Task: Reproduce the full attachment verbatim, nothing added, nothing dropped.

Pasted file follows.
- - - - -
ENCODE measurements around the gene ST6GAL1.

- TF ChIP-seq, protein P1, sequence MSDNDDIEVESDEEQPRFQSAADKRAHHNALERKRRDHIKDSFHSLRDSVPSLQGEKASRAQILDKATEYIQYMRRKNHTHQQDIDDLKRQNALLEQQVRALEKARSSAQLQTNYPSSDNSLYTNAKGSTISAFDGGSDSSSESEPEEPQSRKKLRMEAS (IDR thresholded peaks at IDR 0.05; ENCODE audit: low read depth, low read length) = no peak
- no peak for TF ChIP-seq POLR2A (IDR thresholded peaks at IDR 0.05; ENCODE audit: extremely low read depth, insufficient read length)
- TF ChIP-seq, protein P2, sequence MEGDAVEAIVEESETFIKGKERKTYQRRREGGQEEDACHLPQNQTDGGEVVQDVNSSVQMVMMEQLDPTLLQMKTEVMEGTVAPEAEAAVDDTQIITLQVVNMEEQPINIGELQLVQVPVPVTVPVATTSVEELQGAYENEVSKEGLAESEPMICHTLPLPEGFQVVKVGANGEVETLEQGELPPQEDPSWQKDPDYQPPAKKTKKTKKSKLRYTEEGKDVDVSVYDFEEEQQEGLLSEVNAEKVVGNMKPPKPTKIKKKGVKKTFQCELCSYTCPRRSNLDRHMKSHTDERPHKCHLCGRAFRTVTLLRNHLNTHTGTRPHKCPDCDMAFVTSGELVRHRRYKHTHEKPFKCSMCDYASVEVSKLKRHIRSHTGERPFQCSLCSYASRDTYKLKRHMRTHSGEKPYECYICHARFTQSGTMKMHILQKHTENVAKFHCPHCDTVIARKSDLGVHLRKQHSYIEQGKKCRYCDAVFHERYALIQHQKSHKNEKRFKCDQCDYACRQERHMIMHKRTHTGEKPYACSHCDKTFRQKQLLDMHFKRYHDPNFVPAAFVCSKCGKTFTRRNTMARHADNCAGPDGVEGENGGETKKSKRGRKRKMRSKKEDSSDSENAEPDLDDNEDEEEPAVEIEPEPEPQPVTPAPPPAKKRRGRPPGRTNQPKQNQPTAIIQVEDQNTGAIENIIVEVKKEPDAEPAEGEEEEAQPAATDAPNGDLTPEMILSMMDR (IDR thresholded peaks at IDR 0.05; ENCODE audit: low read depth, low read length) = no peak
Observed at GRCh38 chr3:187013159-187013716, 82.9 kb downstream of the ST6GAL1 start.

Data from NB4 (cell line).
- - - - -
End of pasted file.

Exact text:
ENCODE measurements around the gene ST6GAL1.

- TF ChIP-seq, protein P1, sequence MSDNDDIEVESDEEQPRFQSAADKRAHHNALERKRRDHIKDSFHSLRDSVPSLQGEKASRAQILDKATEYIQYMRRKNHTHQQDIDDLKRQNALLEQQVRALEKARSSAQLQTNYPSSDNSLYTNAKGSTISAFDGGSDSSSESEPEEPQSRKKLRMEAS (IDR thresholded peaks at IDR 0.05; ENCODE audit: low read depth, low read length) = no peak
- no peak for TF ChIP-seq POLR2A (IDR thresholded peaks at IDR 0.05; ENCODE audit: extremely low read depth, insufficient read length)
- TF ChIP-seq, protein P2, sequence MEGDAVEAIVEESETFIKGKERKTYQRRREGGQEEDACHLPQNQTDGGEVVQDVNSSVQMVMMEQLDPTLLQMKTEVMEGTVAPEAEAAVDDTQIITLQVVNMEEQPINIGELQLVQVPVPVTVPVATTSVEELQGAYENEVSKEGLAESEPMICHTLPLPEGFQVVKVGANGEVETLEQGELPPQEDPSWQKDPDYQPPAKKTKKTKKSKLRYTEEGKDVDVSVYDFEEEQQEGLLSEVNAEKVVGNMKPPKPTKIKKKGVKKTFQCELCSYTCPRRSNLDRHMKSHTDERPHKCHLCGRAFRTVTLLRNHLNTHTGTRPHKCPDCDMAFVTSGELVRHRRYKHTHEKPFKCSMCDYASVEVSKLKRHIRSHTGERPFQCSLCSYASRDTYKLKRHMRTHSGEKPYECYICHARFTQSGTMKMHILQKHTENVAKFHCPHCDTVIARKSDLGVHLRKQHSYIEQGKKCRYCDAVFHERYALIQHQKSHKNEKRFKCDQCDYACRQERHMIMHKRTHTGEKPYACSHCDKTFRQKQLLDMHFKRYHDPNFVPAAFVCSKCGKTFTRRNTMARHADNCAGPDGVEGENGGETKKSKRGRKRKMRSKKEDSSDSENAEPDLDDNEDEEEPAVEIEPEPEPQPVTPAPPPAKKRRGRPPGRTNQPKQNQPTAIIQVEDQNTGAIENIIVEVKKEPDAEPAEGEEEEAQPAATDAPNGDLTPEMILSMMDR (IDR thresholded peaks at IDR 0.05; ENCODE audit: low read depth, low read length) = no peak
Observed at GRCh38 chr3:187013159-187013716, 82.9 kb downstream of the ST6GAL1 start.

Data from NB4 (cell line).